Four Fundamental Fixes
How do you apply it? Use an automatic greaser (if available) and set it to apply grease only when the breaker is operating. If the automatic greaser runs while the breaker tool has dropped down, grease will be deposited on the top of the tool. The next time you use the breaker, the grease (now trapped between the top of the breaker tool and the bottom of the strike piston) will be forced through the lower piston seals and damage them. If applying lubricant manually, the tool must be pushed upward into the breaker before greasing. This is easy to do by lowering the breaker vertically and pressing the tool against the ground.
The bottom line: using the proper amount of high-quality grease and putting it on in the correct manner will greatly reduce the friction wear on the tool and tool bushings.
3) When is it time to inspect?
The Fault: Tool tops not checked regularly lead to more damage overall.
The Fix: The top of the tool takes a tremendous beating from the strike piston. Eventually, the tool top’s surface will mushroom just like the top of a mechanic’s cold chisel or punch. It is important that the mushrooming areas be filed off before they become so large that they break off. Broken pieces of the tool can get trapped between the tool and the strike piston, resulting in piston damage. Also, be sure to check for damage on the areas of the tool that strike the tool retainers. Any mushrooming or other faults must be filed off regularly.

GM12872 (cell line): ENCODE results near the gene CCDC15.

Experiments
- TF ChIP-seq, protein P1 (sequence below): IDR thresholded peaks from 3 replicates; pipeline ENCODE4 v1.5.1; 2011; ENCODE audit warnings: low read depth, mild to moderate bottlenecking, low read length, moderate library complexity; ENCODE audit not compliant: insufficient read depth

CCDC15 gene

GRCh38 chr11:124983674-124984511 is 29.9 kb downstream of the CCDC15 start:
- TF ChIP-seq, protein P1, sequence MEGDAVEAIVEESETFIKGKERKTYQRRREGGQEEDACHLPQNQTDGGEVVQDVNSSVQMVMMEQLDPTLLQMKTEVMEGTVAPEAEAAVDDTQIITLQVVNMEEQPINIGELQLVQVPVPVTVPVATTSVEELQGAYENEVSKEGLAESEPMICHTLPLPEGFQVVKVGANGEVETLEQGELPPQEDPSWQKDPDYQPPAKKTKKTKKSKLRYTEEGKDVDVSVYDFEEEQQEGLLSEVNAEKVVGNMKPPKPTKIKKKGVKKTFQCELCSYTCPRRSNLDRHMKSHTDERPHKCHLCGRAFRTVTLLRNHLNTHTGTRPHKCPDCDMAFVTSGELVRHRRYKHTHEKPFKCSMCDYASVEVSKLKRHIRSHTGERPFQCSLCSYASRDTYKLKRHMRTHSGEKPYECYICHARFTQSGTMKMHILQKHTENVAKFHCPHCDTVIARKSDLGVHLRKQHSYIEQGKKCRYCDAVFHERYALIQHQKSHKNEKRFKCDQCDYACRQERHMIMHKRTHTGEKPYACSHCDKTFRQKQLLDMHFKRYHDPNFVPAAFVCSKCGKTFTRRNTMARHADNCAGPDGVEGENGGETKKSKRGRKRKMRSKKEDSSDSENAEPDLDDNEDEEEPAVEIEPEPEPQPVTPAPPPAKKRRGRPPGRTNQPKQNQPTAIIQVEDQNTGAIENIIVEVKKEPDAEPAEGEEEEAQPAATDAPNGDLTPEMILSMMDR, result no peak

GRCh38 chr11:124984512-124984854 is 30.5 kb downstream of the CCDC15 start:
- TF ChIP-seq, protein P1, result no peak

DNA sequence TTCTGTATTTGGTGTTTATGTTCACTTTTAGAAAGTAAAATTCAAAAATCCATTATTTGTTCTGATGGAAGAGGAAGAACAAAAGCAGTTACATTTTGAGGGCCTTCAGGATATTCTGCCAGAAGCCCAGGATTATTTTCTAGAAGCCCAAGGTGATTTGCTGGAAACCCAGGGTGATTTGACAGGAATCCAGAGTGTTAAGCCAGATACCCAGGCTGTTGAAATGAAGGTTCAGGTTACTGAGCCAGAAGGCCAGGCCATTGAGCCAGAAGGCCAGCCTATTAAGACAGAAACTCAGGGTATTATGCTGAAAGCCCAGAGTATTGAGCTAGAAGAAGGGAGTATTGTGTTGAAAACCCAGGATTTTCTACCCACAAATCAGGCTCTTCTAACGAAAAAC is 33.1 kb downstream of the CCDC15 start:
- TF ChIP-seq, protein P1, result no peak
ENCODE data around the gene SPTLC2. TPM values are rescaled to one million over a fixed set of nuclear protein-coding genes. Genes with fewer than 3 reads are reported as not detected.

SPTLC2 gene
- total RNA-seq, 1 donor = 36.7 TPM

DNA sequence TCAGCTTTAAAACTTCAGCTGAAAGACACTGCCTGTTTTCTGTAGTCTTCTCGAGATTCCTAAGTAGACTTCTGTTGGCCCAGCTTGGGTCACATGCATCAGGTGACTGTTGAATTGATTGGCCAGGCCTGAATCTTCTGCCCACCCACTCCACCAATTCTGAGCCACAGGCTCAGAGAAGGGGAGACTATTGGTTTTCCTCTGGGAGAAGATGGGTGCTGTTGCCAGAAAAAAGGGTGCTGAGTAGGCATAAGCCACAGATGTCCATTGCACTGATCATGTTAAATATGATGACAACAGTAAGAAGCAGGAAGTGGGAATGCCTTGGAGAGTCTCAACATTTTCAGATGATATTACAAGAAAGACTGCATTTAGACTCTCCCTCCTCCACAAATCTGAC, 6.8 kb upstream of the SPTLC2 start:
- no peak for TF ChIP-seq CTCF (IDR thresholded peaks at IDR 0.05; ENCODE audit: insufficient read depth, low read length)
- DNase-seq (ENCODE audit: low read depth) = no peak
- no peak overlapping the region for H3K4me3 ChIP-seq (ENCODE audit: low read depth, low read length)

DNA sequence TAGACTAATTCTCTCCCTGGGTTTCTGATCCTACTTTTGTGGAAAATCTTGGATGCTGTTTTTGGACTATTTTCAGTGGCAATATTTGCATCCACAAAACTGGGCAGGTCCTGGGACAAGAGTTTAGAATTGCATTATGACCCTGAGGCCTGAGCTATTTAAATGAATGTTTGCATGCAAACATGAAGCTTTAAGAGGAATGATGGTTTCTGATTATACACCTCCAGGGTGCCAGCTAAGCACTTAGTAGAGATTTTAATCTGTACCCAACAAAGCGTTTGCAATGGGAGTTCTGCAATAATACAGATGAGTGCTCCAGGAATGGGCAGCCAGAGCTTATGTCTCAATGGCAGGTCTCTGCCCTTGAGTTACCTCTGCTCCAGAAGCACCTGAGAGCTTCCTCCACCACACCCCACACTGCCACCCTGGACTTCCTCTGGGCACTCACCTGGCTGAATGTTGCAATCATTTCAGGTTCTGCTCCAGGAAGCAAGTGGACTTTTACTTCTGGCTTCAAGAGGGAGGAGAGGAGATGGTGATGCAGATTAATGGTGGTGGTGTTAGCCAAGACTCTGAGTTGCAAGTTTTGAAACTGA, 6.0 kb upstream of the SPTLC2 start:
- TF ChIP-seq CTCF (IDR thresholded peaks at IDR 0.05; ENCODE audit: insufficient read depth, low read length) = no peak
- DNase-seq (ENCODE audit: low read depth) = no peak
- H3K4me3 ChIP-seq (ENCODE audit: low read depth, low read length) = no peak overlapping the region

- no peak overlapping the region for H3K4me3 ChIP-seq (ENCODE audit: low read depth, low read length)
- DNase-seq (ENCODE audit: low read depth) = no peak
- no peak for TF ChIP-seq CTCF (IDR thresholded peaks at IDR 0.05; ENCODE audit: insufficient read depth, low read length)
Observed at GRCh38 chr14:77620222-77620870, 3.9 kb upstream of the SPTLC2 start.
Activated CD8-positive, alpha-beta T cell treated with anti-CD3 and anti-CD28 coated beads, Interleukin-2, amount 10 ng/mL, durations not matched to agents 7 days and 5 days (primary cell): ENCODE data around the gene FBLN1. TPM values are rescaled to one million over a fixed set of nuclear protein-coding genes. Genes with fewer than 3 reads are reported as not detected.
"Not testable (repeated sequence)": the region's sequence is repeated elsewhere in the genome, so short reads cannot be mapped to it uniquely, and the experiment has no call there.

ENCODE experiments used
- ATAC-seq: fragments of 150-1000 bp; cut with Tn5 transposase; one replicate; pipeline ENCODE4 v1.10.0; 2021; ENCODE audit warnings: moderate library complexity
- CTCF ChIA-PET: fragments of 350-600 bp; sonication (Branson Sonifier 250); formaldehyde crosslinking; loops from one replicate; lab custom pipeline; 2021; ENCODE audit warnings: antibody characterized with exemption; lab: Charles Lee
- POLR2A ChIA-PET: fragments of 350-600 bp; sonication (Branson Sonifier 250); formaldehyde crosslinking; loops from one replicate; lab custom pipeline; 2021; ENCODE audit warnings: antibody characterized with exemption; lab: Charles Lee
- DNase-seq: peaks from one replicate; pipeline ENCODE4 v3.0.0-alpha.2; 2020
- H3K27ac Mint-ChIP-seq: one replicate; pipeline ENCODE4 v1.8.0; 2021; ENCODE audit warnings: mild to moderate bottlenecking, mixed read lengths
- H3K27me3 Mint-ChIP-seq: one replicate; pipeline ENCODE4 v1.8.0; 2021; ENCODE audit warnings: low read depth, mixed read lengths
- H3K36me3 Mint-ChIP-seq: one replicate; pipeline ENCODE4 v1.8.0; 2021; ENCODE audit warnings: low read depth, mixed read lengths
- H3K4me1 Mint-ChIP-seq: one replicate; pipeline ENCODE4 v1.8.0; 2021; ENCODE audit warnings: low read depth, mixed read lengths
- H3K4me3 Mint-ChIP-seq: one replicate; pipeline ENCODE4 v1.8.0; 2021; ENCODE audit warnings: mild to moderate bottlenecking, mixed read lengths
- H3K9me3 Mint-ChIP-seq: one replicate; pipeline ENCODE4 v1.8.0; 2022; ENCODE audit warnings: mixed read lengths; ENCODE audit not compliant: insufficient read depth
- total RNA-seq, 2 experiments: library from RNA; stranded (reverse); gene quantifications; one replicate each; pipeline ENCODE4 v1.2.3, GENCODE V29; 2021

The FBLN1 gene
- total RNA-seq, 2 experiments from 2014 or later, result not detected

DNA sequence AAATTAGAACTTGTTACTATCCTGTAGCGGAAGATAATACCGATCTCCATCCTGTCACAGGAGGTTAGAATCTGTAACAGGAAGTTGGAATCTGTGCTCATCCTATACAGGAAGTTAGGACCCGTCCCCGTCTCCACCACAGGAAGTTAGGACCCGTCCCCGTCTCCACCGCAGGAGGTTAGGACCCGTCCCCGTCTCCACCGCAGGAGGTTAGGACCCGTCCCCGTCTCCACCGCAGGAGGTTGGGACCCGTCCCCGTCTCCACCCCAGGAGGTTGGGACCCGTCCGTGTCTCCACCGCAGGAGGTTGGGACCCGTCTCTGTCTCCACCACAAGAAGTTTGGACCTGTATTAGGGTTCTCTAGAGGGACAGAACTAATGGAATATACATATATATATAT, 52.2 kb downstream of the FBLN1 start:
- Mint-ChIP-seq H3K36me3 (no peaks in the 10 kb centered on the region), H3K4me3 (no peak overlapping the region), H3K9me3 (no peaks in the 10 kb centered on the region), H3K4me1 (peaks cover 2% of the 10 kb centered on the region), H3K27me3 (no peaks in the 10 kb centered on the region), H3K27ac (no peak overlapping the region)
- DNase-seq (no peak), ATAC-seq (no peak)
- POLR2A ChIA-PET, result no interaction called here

An important reminder: different types of breaker applications will result in more or less tool damage. Inspect and service the tool once a week until experience teaches you how long your service intervals can be.
4) When do I replace the bushings?
The Fault: Wear limits on bushings are routinely misjudged, resulting in piston damage and shortened lifespan on other parts.
The Fix: All breaker tool bushings have a specified inner-diameter wear limit. When this limit is reached, most bushings appear to have plenty of material left to wear off and are usually not replaced as recommended. But the key is to remember that the wear limit is not based on how much material is left, but on the possible angle of engagement between the tool and strike piston. The lower bushing will be the first to wear out. If it is allowed to wear past the limit, the tool can be at such an angle to the piston that the piston only hits the tool on the edge of the strike surface. Continuing to operate the breaker in this way will damage the strike piston. In addition, wear on the upper bushing is accelerated when the lower bushing is worn out. You can extend the lifespan of the upper bushing by replacing the lower bushing when the wear limit is reached.
Why risk down time, lost job opportunities, and uncontrolled spending to replace worn equipment? Spend a little time and money on the simple fundamentals and the results can pay off for a long time to come.
To view this article in the Aggregates Manager Digital Edition, which includes photos and illustrations, go to http://www.digitalmagazinetechnology.com/a/?KEY=aggregatesmanager-10-06june#page=25.
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